Bridging Divides, Embracing Diversity Through Spiritual Student Life Work

In our country, which IFYC rightly identifies as the most religiously diverse it’s ever been, the group partners with colleges and universities to engender cooperation between and among faith groups.

Last fall Alyssa, who also goes by Al, was selected to become one of only 10 college students from across the country to serve in the IFYC Coach Program. Her cohort spent a long weekend at IFYC headquarters, in Chicago, for a training, during which they got to know one another, worked on planning goals, and learned about community organizing. (This year, another coach is from Mount Holyoke College, right down the road from Hampshire, and that has facilitated collaboration.) Al returned to campus with skills to bring together students from a variety of backgrounds, histories, and religions.

Al manages communications for the Jewish Student Union, highlighting weekly gatherings and holiday celebrations. She also cofounded the Multifaith Council, a student-run group that advocates for issues such as access to specific food on campus for different faiths and ensuring that campus events don’t conflict with major religious holidays. Until the disruption of campus life this spring, council members were meeting monthly to plan events that are both educational and social. Their popular Multifaith Feast series includes dinner and small-group discussion around themes such as gratitude and finding community.

IFYC encourages students to engage positively about differences and make connections, thus avoiding the polarities and fracturing that can otherwise occur. Creating unique opportunities for conversations on campus is essential to the work. “One of the things that’s especially important,” Al says, “is that we talk about our values in tandem with our spiritual interests. That approach leads to a productive, fulfilling interaction.”

The Multifaith Council seeks to increase religious literacy on campus through dialogue, movie screenings, and other creative events. At its Dial-a-Donut event, in March, students were invited to call or text questions they had about religious practice or spirituality at Hampshire, after which council members met them with answers from a range of perspectives and a free doughnut. Dozens of students called in, sparking discussion on topics spanning the resources offered through the Spiritual Life Office to the challenges of building a worldview that accounts sincerely for moments of darkness.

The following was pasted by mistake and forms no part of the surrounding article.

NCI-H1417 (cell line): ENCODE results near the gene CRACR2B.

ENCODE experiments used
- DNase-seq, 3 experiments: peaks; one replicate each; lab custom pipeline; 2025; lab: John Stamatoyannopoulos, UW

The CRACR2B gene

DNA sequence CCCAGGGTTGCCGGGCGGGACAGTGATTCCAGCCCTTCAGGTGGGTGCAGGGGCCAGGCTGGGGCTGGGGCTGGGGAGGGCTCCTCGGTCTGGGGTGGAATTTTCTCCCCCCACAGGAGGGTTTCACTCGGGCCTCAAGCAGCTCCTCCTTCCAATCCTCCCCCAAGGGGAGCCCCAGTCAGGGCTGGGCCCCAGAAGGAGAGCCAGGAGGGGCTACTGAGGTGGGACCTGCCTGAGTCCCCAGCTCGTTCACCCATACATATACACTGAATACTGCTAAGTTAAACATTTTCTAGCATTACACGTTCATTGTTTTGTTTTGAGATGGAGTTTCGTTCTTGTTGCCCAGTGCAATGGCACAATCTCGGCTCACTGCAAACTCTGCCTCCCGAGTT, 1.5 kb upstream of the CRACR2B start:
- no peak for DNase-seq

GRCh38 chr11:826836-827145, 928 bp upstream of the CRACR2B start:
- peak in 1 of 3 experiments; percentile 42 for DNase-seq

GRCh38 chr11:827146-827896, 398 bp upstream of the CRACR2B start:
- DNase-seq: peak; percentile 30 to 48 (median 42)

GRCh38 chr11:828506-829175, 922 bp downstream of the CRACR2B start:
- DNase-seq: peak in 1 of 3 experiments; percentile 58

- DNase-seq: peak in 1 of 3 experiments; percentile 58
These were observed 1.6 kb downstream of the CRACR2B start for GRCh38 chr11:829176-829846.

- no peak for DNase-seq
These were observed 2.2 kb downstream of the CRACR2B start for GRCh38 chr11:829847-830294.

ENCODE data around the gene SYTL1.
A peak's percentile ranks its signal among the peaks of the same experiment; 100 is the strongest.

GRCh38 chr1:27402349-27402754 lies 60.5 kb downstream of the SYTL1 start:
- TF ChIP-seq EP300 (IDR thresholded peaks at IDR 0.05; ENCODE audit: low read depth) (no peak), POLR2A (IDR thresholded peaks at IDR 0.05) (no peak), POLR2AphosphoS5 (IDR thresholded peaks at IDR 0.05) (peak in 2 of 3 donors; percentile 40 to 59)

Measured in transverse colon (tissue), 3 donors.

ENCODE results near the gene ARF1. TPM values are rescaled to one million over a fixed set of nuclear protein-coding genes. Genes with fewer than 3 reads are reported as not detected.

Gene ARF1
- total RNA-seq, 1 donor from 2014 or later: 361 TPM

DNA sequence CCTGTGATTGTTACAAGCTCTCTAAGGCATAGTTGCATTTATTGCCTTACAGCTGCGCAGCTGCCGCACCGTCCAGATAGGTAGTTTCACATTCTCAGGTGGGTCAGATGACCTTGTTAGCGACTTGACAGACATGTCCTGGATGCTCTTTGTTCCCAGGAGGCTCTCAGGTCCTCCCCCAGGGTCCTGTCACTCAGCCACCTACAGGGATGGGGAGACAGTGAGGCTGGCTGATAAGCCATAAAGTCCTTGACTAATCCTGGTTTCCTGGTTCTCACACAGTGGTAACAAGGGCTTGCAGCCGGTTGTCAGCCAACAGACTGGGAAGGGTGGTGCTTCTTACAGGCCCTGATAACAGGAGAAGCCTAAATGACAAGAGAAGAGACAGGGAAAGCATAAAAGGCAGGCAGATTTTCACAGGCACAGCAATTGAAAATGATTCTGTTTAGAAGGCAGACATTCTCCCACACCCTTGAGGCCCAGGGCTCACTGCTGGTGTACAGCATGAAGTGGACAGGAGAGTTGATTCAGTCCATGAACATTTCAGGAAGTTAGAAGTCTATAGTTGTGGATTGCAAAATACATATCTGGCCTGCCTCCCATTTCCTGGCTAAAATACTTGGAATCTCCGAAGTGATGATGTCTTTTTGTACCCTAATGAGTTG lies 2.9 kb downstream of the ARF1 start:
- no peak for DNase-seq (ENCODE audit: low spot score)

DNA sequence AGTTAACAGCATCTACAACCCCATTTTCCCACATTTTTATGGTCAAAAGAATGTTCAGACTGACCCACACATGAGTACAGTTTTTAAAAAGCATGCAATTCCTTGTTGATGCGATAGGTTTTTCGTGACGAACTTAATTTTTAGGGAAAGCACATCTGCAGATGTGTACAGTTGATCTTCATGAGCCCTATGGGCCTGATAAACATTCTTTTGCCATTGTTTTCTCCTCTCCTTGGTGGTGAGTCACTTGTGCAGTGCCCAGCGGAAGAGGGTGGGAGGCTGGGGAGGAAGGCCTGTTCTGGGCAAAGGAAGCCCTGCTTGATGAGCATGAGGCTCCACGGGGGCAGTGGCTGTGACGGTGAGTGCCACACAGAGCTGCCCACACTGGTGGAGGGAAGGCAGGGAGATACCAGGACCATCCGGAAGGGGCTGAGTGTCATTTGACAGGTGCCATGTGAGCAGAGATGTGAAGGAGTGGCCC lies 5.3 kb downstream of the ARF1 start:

Al’s efforts in student life overlap with her academic concentration in religion and American studies, where she delves into questions of religious pluralism and diverse societies, both major tenets of the IFYC. Her Div II asks, “How can we use history as a vehicle to understand the present and the future?” A lot of her research and the connections she’s made this year have pertained to the role of religion in and around the Civil War.

She’s considering a Div III thesis that looks at how the biblical Exodus narrative, central to both Judaism and Christianity, has been employed to varying ends throughout American history. What does it mean to read an iconic story from the past as if you have a parallel role in the present? she wonders.

Al’s interest in creating connections and acknowledging differences through her spiritual work with peers also applies to her perspective in the classroom, where she recognizes how one subject relates to another, that everyone asks different questions about the same issue, and that her fellow students attend classes together for different reasons.   

“One benefit of Hampshire that I’ve really taken advantage of is the ability to fine-tune independent work and research in all of my classes to personal academic goals and interests,” says Al. “This is true both on campus and through the Five Colleges. For example, a lot of my larger projects in one class might relate to ideas or cite materials I’ve discussed in another class. The freedom to tailor my learning like this gives me the ability to go deeper without risking compromising what I’m ‘expected’ to do. I’ve gained trust in the fact that the quality of my work will reflect the things I’m curious about.”


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